Scoliosis Progression Detailed in Untreated SMA Type 2 Children
Severe scoliosis — an abnormal curvature of the spine — was significantly associated with older age and limited motor abilities in children with spinal muscular atrophy (SMA) type 2 who had not received disease-modifying therapies, a study showed.
These findings establish characteristics of untreated scoliosis progression on SMA type 2 patients to which future studies about the effects of such therapies on scoliosis can be compared, the researchers said.
The study, “Long term follow-up of scoliosis progression in type II SMA patients,” was published in Neuromuscular Disorders.
A feature of SMA is progressive muscle weakness and wasting that mainly affects motor function, but can lead also to problems with breathing, swallowing, and speaking. Different types of SMA are classified based on the age of onset and the highest achieved motor milestone.
Although children with SMA type 2 can sit independently, they can’t walk without assistance and, as a result of weakened back muscles, they eventually develop scoliosis, an abnormal “S” curvature of the spine. Scoliosis can affect patients’ mobility and cause breathing difficulties.
The approval of three disease-modifying therapies for SMA in the past decade — Spinraza (nusinersen), Zolgensma (onasemnogene abeparvovec), and Evrysdi (risdiplam) — have led to significant improvements in motor and lung function for patients.
Their effects on scoliosis have yet to be systematically reported, however, partly due to a lack of information on scoliosis progression in untreated patients. As a result, demonstrating differences between treated and untreated patients is challenging.
To establish a history of scoliosis progression, researchers in Italy retrospectively analyzed the medical records of 84 children (mean age, 5.81) with SMA type 2 who had scoliosis but hadn’t received approved disease-modifying treatments.
Severity and the absence of treatment
Patients had at least one recorded Cobb’s angle, a measurement of scoliosis degree obtained through an X-ray scan in a sitting position. Cobb’s angles between 10–30 degrees indicate mild scoliosis, 30–45 degrees indicate moderate scoliosis, and more than 45 degrees are considered severe scoliosis.
Results showed the mean Cobb’s angle for all 84 children, based on 287 angle measurements, was 46 degrees, indicating severe scoliosis.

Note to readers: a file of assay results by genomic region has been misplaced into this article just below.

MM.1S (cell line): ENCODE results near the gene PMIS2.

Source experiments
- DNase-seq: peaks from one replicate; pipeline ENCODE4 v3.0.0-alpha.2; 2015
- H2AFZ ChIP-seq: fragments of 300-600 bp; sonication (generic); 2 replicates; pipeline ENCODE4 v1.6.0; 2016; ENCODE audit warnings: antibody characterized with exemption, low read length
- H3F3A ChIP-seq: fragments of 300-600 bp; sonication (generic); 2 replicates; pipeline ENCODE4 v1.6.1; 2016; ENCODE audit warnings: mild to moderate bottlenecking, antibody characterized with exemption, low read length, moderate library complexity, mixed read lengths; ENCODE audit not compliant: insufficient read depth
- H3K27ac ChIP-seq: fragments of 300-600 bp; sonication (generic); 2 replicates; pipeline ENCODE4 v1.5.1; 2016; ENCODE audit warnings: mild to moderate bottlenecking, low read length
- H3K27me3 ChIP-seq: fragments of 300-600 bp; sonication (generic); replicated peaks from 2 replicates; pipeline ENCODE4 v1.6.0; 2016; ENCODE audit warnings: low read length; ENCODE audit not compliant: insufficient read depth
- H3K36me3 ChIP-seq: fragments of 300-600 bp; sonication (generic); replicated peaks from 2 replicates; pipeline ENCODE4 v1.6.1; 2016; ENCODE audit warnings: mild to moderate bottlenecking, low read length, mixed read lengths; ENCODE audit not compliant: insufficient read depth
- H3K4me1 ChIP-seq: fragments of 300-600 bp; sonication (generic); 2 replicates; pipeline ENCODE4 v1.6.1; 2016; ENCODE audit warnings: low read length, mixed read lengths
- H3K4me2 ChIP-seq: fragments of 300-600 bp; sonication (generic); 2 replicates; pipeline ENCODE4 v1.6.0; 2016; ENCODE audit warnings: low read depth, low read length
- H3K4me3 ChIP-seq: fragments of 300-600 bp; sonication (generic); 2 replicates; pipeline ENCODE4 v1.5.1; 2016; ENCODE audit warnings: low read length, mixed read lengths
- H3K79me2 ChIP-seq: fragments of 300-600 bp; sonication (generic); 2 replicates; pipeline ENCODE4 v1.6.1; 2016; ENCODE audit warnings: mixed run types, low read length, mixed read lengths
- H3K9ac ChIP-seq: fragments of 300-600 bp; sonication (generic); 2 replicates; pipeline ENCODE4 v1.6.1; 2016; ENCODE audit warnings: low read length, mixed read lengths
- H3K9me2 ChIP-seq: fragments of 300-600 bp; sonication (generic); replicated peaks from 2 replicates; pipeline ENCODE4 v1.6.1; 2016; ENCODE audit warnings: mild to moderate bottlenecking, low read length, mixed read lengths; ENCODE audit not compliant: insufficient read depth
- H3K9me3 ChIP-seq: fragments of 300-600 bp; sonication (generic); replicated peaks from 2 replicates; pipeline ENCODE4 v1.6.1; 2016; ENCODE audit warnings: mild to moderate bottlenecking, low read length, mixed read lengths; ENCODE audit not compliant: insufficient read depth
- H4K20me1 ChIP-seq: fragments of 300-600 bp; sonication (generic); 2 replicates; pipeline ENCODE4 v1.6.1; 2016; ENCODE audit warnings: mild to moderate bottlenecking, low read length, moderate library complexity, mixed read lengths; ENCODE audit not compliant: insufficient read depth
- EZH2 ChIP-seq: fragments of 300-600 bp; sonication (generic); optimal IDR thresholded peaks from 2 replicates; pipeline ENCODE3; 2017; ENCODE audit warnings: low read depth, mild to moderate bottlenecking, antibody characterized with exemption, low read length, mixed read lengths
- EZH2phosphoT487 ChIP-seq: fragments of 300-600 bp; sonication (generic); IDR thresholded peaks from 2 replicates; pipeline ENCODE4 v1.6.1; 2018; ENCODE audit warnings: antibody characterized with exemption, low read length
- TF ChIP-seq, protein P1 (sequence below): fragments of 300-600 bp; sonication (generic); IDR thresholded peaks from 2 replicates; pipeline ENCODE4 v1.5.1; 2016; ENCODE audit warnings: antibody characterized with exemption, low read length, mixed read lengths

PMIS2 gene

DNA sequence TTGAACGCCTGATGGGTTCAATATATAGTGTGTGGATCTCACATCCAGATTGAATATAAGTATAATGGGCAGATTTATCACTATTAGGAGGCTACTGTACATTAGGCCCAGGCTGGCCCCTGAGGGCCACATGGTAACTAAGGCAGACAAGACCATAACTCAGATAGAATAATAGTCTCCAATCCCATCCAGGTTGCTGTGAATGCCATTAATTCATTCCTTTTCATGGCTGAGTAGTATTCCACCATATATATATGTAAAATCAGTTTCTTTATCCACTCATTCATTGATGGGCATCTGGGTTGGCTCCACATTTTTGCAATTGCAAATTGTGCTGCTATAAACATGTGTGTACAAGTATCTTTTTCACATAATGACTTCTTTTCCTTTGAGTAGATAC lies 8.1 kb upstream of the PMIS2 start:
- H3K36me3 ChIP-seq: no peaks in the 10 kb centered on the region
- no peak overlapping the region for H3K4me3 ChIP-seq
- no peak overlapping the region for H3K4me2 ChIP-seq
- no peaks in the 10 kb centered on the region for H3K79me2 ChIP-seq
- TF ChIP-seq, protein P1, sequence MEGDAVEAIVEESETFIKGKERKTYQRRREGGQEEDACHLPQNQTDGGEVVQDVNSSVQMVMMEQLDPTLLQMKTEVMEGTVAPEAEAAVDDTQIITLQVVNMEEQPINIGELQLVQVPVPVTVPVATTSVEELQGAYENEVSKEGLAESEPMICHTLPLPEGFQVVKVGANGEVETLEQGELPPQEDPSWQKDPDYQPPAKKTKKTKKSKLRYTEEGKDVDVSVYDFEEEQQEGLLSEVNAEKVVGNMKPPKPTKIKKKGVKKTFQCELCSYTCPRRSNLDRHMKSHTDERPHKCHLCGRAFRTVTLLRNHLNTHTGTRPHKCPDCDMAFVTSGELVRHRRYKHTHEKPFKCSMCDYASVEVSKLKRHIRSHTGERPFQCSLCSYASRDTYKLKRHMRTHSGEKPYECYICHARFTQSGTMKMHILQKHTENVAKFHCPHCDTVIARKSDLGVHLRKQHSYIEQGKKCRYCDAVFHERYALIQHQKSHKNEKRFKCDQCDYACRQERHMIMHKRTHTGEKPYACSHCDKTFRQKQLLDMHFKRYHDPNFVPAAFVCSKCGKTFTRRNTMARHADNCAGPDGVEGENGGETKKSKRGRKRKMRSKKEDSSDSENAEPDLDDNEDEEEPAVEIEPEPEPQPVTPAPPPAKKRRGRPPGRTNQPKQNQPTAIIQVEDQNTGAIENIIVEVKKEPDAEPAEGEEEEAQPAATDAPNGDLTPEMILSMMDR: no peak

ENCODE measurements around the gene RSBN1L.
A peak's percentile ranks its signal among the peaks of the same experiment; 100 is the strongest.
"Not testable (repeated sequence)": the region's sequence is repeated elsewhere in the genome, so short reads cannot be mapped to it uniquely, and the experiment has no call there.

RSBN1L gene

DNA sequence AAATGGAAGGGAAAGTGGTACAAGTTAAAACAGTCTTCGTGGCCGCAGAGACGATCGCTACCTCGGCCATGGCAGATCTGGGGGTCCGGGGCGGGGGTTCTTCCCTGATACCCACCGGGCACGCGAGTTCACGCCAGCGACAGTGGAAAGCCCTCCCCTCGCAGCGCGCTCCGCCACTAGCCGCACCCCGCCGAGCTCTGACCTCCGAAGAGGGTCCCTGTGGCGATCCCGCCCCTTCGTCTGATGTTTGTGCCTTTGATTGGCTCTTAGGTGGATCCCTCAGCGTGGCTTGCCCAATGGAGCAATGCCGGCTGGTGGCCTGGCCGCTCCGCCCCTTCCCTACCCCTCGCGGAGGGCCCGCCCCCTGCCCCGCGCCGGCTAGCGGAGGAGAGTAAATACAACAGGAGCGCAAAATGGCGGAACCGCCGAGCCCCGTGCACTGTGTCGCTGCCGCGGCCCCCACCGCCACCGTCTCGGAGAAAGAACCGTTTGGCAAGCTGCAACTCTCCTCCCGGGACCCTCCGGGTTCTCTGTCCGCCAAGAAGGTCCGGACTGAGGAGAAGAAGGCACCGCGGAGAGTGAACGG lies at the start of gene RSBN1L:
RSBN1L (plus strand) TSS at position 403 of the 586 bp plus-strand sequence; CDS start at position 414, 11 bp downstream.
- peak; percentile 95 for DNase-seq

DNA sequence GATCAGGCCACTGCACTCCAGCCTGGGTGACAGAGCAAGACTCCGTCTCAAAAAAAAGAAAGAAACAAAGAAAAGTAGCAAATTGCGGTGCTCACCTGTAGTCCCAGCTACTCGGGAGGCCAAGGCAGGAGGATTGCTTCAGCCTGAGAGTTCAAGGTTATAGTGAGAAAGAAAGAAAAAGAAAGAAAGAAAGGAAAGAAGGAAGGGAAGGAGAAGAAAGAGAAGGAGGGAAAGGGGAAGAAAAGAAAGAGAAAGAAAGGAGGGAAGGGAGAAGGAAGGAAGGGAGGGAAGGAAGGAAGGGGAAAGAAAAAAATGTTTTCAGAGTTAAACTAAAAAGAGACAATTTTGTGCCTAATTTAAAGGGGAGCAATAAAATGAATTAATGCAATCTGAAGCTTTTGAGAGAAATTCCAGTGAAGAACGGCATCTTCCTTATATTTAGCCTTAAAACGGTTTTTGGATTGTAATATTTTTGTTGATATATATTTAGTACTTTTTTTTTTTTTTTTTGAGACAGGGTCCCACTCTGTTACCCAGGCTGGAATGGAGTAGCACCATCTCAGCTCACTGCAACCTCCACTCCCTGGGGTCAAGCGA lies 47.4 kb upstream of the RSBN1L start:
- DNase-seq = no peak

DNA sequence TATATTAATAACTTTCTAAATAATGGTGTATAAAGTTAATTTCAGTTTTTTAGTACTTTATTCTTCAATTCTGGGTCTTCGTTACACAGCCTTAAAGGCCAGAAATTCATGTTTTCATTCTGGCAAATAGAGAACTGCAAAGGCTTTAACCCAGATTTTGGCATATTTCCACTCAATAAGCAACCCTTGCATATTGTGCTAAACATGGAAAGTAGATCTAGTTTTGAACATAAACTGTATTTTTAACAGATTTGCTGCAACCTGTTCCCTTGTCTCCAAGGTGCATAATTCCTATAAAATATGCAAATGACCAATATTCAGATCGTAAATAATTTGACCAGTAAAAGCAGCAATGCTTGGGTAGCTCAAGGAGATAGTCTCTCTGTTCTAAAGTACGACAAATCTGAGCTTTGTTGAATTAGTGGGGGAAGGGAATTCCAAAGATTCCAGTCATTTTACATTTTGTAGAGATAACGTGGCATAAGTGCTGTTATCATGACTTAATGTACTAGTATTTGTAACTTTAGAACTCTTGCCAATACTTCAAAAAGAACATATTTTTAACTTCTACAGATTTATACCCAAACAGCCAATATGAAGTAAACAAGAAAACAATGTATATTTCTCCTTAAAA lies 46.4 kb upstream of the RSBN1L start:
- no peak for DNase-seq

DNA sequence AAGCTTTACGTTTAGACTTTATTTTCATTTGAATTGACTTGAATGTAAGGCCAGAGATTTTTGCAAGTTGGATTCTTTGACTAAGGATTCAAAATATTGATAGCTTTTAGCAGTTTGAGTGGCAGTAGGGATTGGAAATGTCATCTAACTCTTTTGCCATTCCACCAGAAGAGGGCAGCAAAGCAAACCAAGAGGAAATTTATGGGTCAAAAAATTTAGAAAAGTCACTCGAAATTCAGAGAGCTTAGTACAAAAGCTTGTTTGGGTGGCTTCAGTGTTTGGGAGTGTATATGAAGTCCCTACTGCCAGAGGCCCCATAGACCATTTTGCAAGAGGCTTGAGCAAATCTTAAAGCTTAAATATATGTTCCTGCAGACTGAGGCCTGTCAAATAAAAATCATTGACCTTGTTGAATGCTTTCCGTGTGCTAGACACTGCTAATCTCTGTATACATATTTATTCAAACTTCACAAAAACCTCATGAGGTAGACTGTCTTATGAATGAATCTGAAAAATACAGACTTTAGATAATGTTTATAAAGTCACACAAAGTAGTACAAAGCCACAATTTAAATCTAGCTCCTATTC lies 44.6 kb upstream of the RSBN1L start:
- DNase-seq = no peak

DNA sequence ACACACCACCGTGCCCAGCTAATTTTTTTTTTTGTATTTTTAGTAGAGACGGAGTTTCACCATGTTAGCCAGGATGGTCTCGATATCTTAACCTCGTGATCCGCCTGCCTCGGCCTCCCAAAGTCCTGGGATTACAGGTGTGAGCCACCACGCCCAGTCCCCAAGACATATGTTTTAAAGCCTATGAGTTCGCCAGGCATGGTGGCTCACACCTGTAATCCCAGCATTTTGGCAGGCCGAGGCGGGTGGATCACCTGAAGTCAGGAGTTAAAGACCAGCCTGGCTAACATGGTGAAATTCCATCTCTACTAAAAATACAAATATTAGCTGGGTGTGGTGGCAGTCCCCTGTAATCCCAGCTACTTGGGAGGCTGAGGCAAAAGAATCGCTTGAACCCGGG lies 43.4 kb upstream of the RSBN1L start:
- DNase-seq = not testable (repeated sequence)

“There was a progressive increase of scoliosis angle with increasing age,” the team wrote.
The mean Cobb’s angle was 24 degrees in those younger than 5, 37 degrees in children 5–7, 62 degrees in those 8–12, and 82 degrees in children older than 13.
The difference in Cobb’s angles between age groups was statistically significant and children younger than 5 and those between 5–7 had a significantly lower mean scoliosis angle than those 8–12 years and 13 and older.
The team next divided the children by motor abilities based on the Hammersmith Functional Motor Scale Expanded (HFMSE) where lower scores reflect poorer motor function.
There was a progressive increase in Cobb’s angle with decreasing HFMSE scores across all levels of disease severity. Children scoring less than 10 on HFMSE had a 55-degree mean angle, while those scoring between 11–22 had a 43-degree mean angle. Children with HFMSE scores above 22 had a 22-degree mean angle.
There was a progressive increase of scoliosis angle with increasing age.
“The difference in the mean scoliosis angle between HFMSE categories was significant,” the researchers wrote.
Those scoring less than 10 on the HFMSE had a significantly higher mean Cobb’s angle than patients achieving scores between 11–22. The angle was significantly lower in those who scored above 22 than in the other two groups.
Significant differences were also found between those with different copy numbers of the SMN2 gene, whose higher copy numbers are associated with milder SMA severity, but not across sexes.
A look at the annual rate of progression
To determine the annual rate of scoliosis progression, the team focused on the 54 children who had at least two Cobb’s angle measurements with a six-month interval. Follow-up was interrupted in 19 cases due to scoliosis surgery to correct spinal curvature. Based on the available data, the scoliosis angle increased at a rate of 5.63 degrees a year.
“Age, functional status and scoliosis angle registered at [the study’s start] were found to have a significant effect on the scoliosis angle progression,” the researchers wrote.
Forty-five of the 54 patients had at least one pair of angle measurements separated by one year.
Over one year, the mean Cobb’s angle increased by 9.3 degrees across this subgroup — 7.6 degrees in those younger than 5, 9.9 degrees in those between 5–7, 11 degrees in those between 8–12, and 4.8 degrees for older than 13.
“Our results confirm the progression of scoliosis in type  SMA also providing details of the progression in relation to different variables,” the researchers wrote, noting it was not surprising to see that age had a strong impact on scoliosis angles.
“Our data may be of help in the interpretation of the results to establish possible differences in the trajectories of progression between treated and untreated type  individuals,” they said.
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